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gtirsmiley 03-11-2011 06:02 AM

[BASH] How to read multiple lines from a text file?
 
For example, I have a text file with data which lists numerical values from two separate individuals

Code:

Person A
100
200
300
400
500
600
700
800
900
1000
1100
1200

Person B
1200
1100
1000
900
800
700
600
500
400
300
200
100

How would I go about reading the values for each Person, then being able to perform mathematical equations for each Person (finding the sum for example) ?

Thanks.

David the H. 03-11-2011 06:27 AM

Are the number of lines for each person fixed? Are there any other lines in the file or other variations possible compared to the above?

One possibility would be to simply load the whole file into an array. Bash v.4 even has a new mapfile (syn: readarray) built-in command for doing just that. Or for older versions you can use cat:
Code:

mapfile arrayname <file
or
arrayname=( $(cat file) )

And call each array variable with "${arrayname[n]}"; n being the number of the line (starting with 0).

Simple integer arithmetic can then be done with $((...)).
Code:

echo "$(( arrayname[1] + arrayname[20] ))"
For more advanced stuff, such as working with decimal amounts, you'll have to use bc, awk, or a similar external tool.

The only difficulty is that you need to know which index numbers to use, which is why I asked if the input is predictable.

gtirsmiley 03-11-2011 06:33 AM

The text file is fixed. Meaning there will be just 2 persons A and B, and they will each have 12 values under them.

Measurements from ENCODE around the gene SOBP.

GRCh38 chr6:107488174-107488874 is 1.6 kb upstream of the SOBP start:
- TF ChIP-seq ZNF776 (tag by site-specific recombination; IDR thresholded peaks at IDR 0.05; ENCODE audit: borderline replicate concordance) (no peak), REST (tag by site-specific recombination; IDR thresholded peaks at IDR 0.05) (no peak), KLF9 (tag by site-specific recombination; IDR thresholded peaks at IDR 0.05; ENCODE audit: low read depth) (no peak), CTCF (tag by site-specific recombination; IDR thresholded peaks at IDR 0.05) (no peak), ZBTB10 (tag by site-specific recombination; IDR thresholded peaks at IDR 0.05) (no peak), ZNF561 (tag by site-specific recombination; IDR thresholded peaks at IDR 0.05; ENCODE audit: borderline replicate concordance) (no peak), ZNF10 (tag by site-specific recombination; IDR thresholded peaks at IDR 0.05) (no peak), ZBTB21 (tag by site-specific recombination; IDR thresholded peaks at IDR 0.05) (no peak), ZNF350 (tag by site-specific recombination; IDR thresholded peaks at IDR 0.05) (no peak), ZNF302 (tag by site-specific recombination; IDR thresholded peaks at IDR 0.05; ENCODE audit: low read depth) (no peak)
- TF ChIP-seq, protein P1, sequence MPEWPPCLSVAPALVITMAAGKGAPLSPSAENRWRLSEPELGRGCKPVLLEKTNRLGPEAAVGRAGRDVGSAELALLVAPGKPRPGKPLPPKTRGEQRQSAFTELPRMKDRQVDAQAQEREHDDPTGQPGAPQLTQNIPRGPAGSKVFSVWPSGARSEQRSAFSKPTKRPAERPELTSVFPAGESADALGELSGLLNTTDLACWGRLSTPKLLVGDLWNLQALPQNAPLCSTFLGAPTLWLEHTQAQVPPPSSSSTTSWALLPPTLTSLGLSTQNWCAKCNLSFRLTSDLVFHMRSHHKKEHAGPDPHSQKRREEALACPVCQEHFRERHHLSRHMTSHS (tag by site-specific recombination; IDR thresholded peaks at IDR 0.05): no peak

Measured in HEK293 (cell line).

I noticed that you are Location is listed in Japan .. and Im hoping that you and any of your family and friends are okay in this time.. my Prayers going out to you and everybody in this tough time..

XavierP 03-11-2011 06:36 AM

Moved: This thread is more suitable in Programming and has been moved accordingly to help your thread/question get the exposure it deserves.

David the H. 03-11-2011 06:57 AM

I'd suggest this then:
Code:

IFS=$'\n'
p1array=( $(grep -A 12 "Person A" file) )
p2array=( $(grep -A 12 "Person B" file) )
unset IFS

This will give you a separate array for each person, with element 0 being the title line and 1-12 being the numbered entries. The IFS needs to be set to newline first though, in order to keep it from breaking at spaces; something I failed to note that in my first post. Or you can just shift the index numbers to account for the extra entry instead if you want.

Edit: For bash v4's mapfile, you can do this:
Code:

mapfile -t p1array < <(grep -A 12 "Person A" file)
mapfile -t p2array < <(grep -A 12 "Person B" file)

No need to futz around with IFS when using mapfile, but it seems you need to use -t to strip the newlines from the end of each line. :)